I want to do a research-oriented project to strengthen my portfolio, and to show prospective employers that I’ve been doing something this summer. However, I’m sort of at a loss as to how I might go about it. At my research internship, they had a recruiting agency find and filter the dozens of participants needed for focus groups, interviews, surveys, etc. They had a carefully pruned stimulus library of images, objects, and sounds. And of course they had the money for all of the production costs and compensation for the users. After an experience like that, I don’t know how any solo project I attempt could be anything but laughable in comparison. “hey look at this project, I based it on a facebook survey and a focus group of my acquaintances. Then I went to home depot and asked strangers for feedback on a foam model” Sadly, in undergrad that’s basically what primary research consisted of.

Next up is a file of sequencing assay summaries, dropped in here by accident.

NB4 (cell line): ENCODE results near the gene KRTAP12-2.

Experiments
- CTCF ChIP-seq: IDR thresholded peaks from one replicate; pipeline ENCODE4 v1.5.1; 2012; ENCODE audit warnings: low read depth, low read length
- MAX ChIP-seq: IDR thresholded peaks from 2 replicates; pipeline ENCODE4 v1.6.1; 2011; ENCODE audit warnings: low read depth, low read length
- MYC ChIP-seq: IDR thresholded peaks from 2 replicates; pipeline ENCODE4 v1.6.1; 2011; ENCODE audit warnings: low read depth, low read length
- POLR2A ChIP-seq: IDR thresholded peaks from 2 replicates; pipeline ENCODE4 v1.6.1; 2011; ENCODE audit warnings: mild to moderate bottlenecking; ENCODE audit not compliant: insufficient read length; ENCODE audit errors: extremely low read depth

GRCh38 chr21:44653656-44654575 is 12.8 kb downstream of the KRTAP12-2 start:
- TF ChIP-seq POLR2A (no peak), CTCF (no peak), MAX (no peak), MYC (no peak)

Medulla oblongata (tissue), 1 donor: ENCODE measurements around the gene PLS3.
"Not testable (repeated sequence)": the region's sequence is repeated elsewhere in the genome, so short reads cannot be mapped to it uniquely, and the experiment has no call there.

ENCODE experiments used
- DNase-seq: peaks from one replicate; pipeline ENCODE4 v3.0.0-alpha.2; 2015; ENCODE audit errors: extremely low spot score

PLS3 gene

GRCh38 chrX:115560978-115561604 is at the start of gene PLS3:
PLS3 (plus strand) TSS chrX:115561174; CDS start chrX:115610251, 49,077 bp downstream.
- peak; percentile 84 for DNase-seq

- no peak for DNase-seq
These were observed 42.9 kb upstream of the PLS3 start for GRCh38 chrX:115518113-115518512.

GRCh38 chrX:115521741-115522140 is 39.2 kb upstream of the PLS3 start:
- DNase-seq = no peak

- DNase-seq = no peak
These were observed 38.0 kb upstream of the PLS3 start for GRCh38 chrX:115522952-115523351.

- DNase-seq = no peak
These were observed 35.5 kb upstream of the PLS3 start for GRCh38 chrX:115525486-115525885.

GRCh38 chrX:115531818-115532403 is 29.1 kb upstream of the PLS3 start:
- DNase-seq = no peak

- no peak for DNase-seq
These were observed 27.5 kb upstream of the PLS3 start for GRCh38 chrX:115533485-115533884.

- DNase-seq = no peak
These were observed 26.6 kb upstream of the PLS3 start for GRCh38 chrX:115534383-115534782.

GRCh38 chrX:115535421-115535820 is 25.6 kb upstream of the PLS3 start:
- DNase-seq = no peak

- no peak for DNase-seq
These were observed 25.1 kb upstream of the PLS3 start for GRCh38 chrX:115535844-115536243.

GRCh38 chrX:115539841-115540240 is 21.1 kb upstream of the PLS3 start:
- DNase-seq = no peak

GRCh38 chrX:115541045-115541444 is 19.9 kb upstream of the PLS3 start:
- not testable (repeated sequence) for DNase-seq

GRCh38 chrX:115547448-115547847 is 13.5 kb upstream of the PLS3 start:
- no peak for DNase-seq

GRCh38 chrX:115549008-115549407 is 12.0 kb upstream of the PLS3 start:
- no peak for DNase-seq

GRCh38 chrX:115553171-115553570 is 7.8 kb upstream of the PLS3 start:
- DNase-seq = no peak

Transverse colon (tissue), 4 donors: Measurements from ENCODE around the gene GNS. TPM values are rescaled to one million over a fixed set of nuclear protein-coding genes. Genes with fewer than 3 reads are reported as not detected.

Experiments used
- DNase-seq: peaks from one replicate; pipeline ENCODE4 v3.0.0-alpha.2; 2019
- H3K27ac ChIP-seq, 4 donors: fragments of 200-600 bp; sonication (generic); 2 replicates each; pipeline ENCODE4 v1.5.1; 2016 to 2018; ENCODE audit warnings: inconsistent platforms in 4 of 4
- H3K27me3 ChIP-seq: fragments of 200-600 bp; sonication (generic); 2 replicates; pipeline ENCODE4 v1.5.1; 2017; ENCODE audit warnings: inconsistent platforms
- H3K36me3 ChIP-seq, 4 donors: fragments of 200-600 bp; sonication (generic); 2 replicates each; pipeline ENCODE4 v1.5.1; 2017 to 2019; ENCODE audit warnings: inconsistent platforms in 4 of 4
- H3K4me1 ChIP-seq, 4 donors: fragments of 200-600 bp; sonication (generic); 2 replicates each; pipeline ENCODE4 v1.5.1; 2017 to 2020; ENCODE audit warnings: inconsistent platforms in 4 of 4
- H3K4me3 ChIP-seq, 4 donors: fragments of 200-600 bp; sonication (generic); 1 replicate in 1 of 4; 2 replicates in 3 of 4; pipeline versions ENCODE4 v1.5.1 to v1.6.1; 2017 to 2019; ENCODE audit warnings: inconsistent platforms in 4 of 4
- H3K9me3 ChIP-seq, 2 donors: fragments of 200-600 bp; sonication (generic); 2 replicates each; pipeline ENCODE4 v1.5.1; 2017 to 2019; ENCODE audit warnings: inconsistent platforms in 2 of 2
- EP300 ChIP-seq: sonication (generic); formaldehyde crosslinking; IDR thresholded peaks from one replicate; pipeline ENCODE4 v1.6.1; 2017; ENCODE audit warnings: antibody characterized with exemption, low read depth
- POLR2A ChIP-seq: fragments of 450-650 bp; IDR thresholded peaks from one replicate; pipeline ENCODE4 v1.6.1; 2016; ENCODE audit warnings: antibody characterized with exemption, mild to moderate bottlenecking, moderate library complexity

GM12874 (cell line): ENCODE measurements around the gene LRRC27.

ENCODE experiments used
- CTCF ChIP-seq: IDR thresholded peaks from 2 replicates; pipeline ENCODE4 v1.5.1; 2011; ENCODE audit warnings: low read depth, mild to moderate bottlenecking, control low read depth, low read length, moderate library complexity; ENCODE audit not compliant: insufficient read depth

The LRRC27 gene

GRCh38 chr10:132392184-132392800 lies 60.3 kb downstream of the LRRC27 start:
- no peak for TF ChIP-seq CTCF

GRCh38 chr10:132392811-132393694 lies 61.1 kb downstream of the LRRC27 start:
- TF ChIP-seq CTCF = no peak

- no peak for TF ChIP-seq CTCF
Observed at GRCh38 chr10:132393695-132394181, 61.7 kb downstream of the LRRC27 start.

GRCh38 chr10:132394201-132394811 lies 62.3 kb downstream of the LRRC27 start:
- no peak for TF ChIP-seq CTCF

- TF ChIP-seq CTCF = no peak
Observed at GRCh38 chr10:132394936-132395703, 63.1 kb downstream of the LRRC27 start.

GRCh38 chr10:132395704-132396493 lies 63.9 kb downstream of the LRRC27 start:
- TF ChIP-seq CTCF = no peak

The main hurdle, in my mind, seems to be recruiting relevant people. Instead of broad-scale pattern finding (which requires dozens of participants), should I instead focus on the participant interaction itself? By that I mean I would document one or two activities that highlight the toolkit I developed and what I hope to learn, detailing how I interact with participants. Focusing in on the details rather than the project as a whole is the only way I can imagine it going well. But I am open to suggestions.